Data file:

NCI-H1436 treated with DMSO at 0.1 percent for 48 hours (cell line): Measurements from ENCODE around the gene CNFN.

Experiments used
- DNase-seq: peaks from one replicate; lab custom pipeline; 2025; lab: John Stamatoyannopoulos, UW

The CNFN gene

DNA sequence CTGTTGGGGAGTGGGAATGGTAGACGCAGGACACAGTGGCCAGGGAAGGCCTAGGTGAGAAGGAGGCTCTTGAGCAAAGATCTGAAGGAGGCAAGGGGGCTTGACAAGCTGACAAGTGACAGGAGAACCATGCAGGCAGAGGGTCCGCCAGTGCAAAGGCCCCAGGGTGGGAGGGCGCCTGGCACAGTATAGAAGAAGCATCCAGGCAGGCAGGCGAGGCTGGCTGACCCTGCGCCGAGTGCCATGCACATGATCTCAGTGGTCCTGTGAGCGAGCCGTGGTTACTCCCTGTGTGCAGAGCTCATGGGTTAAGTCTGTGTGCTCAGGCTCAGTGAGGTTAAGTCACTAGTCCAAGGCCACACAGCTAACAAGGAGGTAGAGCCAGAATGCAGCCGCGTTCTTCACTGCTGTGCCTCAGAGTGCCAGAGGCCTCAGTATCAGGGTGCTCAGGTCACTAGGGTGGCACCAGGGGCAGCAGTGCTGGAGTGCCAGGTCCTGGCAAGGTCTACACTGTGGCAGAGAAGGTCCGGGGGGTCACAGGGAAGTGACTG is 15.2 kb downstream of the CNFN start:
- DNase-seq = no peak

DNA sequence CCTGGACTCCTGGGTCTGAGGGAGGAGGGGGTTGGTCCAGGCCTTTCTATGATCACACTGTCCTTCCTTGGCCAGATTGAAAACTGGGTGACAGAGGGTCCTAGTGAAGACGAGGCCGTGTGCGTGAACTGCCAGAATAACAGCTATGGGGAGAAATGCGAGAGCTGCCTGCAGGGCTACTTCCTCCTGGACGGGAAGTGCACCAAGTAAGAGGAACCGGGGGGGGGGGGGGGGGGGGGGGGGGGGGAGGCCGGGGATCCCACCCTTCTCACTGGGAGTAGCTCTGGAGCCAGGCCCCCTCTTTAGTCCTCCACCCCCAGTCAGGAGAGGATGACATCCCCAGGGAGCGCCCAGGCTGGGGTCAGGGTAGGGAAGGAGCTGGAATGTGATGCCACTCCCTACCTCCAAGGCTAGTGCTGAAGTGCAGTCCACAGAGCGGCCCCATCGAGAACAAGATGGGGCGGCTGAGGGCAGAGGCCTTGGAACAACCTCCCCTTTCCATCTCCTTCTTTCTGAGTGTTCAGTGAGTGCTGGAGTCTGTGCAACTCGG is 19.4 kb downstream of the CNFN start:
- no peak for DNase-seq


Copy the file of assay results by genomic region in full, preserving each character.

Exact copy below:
NCI-H1436 treated with DMSO at 0.1 percent for 48 hours (cell line): Measurements from ENCODE around the gene CNFN.

Experiments used
- DNase-seq: peaks from one replicate; lab custom pipeline; 2025; lab: John Stamatoyannopoulos, UW

The CNFN gene

DNA sequence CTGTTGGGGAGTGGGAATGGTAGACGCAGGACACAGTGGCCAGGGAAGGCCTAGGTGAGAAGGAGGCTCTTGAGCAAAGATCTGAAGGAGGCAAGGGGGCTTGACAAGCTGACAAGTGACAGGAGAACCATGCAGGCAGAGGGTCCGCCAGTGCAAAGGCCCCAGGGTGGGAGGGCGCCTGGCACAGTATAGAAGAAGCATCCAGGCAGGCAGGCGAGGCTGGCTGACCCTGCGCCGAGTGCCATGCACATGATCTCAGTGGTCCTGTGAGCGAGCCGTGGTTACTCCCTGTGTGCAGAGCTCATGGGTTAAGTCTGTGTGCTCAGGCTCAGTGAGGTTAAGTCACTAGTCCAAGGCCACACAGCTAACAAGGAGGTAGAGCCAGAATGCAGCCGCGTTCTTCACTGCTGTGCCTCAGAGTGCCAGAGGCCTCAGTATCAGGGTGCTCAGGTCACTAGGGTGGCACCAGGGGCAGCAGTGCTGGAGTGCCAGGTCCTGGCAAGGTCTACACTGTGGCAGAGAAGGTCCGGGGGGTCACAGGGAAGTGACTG is 15.2 kb downstream of the CNFN start:
- DNase-seq = no peak

DNA sequence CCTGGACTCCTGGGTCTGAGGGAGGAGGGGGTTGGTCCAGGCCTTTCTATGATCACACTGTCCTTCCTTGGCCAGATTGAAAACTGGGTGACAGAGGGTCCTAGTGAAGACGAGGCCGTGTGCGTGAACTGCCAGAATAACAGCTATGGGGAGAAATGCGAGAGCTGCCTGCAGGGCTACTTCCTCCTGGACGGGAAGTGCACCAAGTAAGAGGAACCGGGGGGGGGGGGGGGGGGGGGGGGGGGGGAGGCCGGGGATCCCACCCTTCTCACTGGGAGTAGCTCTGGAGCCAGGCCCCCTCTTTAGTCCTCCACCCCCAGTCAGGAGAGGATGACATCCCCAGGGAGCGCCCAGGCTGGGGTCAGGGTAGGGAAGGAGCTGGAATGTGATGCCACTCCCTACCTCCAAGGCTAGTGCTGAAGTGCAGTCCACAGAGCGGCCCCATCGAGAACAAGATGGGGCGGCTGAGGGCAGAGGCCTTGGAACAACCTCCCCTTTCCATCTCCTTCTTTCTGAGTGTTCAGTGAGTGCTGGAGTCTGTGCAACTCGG is 19.4 kb downstream of the CNFN start:
- no peak for DNase-seq